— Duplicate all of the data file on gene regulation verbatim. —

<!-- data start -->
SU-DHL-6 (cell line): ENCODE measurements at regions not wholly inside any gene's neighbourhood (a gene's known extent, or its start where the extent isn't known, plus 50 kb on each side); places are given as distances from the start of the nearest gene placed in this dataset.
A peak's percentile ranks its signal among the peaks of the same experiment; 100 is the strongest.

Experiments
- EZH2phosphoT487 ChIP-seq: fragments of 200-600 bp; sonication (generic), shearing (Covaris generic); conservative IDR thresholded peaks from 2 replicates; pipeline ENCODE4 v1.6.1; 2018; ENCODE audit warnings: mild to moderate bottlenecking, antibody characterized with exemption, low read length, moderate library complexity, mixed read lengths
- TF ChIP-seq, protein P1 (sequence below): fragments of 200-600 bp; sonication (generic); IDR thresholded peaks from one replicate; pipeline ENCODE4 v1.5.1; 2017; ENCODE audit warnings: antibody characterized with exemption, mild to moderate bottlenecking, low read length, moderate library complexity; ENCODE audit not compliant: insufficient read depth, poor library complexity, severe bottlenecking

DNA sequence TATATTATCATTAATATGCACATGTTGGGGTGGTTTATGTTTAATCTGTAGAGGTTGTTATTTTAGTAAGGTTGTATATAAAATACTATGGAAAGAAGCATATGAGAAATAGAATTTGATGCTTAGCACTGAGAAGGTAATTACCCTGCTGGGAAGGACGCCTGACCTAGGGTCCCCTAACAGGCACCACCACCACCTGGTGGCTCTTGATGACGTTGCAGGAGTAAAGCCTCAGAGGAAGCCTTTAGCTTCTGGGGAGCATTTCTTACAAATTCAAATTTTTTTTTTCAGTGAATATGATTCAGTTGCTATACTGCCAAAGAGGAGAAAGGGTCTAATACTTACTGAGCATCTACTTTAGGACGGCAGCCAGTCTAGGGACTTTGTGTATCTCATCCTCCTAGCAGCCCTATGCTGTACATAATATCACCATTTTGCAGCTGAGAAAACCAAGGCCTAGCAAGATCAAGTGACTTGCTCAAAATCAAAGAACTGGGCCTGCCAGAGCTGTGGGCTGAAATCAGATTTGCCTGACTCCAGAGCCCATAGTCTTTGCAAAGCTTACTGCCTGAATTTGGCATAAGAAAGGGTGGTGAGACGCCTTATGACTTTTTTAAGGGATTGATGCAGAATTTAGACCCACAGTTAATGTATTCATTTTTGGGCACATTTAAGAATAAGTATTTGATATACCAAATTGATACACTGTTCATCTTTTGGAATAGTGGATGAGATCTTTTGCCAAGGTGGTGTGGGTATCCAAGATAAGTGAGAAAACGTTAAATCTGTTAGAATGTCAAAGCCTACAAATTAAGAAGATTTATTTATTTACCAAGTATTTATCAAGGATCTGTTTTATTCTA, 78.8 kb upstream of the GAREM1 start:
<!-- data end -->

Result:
SU-DHL-6 (cell line): ENCODE measurements at regions not wholly inside any gene's neighbourhood (a gene's known extent, or its start where the extent isn't known, plus 50 kb on each side); places are given as distances from the start of the nearest gene placed in this dataset.
A peak's percentile ranks its signal among the peaks of the same experiment; 100 is the strongest.

Experiments
- EZH2phosphoT487 ChIP-seq: fragments of 200-600 bp; sonication (generic), shearing (Covaris generic); conservative IDR thresholded peaks from 2 replicates; pipeline ENCODE4 v1.6.1; 2018; ENCODE audit warnings: mild to moderate bottlenecking, antibody characterized with exemption, low read length, moderate library complexity, mixed read lengths
- TF ChIP-seq, protein P1 (sequence below): fragments of 200-600 bp; sonication (generic); IDR thresholded peaks from one replicate; pipeline ENCODE4 v1.5.1; 2017; ENCODE audit warnings: antibody characterized with exemption, mild to moderate bottlenecking, low read length, moderate library complexity; ENCODE audit not compliant: insufficient read depth, poor library complexity, severe bottlenecking

DNA sequence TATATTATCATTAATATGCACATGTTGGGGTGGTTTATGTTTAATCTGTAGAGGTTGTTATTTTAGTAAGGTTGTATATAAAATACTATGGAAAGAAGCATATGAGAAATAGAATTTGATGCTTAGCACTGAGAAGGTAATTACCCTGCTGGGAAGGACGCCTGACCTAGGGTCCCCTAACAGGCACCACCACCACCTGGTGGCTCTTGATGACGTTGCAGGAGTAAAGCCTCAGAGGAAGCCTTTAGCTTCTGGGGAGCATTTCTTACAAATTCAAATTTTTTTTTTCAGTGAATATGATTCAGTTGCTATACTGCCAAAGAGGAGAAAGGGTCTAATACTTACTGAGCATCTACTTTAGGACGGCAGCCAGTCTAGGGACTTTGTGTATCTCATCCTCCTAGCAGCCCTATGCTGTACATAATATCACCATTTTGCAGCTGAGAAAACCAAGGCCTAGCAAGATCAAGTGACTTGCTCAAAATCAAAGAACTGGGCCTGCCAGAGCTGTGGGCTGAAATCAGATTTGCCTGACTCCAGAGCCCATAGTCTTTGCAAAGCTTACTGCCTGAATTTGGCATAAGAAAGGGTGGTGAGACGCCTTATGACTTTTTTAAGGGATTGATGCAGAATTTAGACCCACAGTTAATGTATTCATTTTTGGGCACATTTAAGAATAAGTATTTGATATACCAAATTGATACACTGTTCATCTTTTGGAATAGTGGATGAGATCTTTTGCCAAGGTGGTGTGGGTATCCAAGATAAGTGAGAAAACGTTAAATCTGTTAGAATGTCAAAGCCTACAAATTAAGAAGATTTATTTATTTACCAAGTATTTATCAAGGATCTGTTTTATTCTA, 78.8 kb upstream of the GAREM1 start: